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TitleA web application for rapid seismic risk assessment
AuthorAbo El Ezz, AORCID logo; Smirnoff, A; Nastev, MORCID logo; Nollet, M -J; McGrath, HORCID logo; Gibb, NORCID logo
SourceCanadian Society for Civil Engineering, Annual Conference, 2019: growing with youth, proceedings; 2019 p. GEN118.1-GEN118.4 Open Access logo Open Access
LinksOnline - En ligne
Alt SeriesNatural Resources Canada, Contribution Series 20190643
PublisherCanadian Society for Civil Engineering
MeetingCanadian Society for Civil Engineering Annual Conference 2019; Laval, QC; CA; June 12-15, 2019
Mediapaper; on-line; digital
File formatpdf
Subjectsgeophysics; Health and Safety; Science and Technology; earthquakes; earthquake risk; earthquake damage; earthquake magnitudes; seismic risk; economics; models; planning; software; attenuation; seismology; Methodology; Emergency preparedness; Public safety; Buildings; Decision making
Illustrationsscreen captures
ProgramPublic Safety Geoscience Quantitative risk assessment
Released2019 06 01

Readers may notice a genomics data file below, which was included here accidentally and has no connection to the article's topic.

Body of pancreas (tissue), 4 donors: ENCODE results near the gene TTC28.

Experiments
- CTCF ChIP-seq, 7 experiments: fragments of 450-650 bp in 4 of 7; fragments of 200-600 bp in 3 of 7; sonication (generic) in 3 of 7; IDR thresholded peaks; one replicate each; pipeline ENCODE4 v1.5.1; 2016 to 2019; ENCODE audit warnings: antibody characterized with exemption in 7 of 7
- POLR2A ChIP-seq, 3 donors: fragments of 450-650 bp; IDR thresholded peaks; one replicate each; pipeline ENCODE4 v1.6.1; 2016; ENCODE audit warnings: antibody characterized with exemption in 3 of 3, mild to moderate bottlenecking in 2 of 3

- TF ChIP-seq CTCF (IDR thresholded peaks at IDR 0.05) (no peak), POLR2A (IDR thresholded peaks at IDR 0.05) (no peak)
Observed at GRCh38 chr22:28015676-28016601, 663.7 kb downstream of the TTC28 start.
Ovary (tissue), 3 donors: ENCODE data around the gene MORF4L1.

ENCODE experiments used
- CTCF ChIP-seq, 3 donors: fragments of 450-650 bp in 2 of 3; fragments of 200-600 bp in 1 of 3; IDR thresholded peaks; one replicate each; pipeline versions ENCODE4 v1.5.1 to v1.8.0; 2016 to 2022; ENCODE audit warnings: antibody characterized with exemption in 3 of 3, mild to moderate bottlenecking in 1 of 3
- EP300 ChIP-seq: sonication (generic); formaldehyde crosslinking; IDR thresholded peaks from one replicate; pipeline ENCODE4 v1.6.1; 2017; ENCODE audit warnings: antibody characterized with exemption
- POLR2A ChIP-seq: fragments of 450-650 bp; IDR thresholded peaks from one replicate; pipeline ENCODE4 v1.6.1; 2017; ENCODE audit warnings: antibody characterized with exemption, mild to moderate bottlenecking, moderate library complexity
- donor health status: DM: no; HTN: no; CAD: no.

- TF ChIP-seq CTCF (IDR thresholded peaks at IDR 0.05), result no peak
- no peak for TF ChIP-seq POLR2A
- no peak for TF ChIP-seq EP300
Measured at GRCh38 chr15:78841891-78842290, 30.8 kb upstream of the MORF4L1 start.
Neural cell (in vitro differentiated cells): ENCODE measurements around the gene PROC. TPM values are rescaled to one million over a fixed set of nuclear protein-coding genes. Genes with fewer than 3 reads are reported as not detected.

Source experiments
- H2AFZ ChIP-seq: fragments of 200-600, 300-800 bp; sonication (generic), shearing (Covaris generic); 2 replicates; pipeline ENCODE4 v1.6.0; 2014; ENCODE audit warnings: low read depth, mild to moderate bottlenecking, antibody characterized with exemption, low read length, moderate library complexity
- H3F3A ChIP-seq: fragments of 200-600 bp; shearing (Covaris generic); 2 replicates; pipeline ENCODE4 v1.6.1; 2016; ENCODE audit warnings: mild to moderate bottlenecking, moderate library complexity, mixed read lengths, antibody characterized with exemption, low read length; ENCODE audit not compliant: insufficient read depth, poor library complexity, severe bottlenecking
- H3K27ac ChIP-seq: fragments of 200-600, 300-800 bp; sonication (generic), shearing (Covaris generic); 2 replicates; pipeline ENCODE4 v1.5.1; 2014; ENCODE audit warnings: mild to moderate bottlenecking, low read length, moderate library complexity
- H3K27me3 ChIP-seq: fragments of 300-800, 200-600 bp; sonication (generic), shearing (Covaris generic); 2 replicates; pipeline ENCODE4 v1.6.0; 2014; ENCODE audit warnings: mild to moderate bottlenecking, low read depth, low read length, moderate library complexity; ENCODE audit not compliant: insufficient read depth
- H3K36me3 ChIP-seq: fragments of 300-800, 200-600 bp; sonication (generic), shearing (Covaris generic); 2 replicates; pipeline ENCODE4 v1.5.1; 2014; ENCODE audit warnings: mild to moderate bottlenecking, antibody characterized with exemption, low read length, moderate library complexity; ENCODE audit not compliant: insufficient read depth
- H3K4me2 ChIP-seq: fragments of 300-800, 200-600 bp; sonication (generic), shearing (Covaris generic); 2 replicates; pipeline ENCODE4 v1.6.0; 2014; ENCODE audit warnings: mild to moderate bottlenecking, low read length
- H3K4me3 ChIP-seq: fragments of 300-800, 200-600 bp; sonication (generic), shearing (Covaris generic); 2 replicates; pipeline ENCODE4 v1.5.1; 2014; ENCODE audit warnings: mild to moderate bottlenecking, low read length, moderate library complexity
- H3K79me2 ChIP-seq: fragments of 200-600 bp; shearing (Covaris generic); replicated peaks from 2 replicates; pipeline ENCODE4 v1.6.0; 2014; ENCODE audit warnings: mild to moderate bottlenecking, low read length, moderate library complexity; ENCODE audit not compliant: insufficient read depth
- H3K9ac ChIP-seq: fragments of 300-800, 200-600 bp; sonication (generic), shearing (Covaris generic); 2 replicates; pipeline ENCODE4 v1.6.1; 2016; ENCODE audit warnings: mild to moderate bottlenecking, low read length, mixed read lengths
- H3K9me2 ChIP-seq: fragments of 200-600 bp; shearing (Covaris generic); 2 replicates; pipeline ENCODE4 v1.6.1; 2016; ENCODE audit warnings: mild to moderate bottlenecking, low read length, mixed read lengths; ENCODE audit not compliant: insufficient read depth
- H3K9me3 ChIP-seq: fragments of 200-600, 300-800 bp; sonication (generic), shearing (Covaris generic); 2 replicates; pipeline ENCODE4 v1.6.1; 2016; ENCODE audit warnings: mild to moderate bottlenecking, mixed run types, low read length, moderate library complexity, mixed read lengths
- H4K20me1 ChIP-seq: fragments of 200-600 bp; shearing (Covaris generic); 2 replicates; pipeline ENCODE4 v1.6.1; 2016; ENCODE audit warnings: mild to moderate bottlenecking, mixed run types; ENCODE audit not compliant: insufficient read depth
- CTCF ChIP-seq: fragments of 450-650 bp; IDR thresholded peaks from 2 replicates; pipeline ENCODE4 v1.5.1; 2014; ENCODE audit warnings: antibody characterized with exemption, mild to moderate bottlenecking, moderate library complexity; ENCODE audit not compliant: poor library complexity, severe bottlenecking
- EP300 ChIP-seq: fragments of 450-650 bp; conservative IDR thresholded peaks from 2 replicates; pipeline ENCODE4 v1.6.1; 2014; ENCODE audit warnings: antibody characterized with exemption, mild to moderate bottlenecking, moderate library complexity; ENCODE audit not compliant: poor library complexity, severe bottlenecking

AbstractNumerous computer models have been developed for seismic loss analyses at urban and regional scales. They seem, however, ill-suited to custom application to the specific Canadian hazard and exposure settings and, more importantly, inadequate for utilization by the broader non-expert public safety community. Therefore, communication of the potential seismic risk results to local stakeholders, such that they can properly understand their exposure and vulnerability, represents an outstanding challenge. The objective of the present study is to describe the methodological background and ongoing development activities of the Rapid Risk Evaluator (ER2), a relatively rapid and user-friendly risk assessment application, developed to overcome the current communication barriers between risk experts and decision makers. Developing ER2 included: pre-computing site-specific databases containing ground motion scenarios, prediction of potential attenuation with distance and local site amplification, a standardized inventories of buildings' structural properties and occupancy categories, and assessment of the seismic vulnerability using hazard-compatible vulnerability functions. These functions correlate directly the intensity of the seismic shaking to the probability of damage and direct economic and social losses. This approach allows for conducting risk scenarios in large urban centers within minutes. The above approach was programmed into an easy to run web-application. Equipped with graphic user interface, ER2 allows non-expert users to run otherwise complex seismic risk scenarios through a simple intuitive selection process. An example of ER2 applied to a hypothetical earthquake event in Quebec City is included to illustrate the simplicity of the user interface and capabilities of the application.

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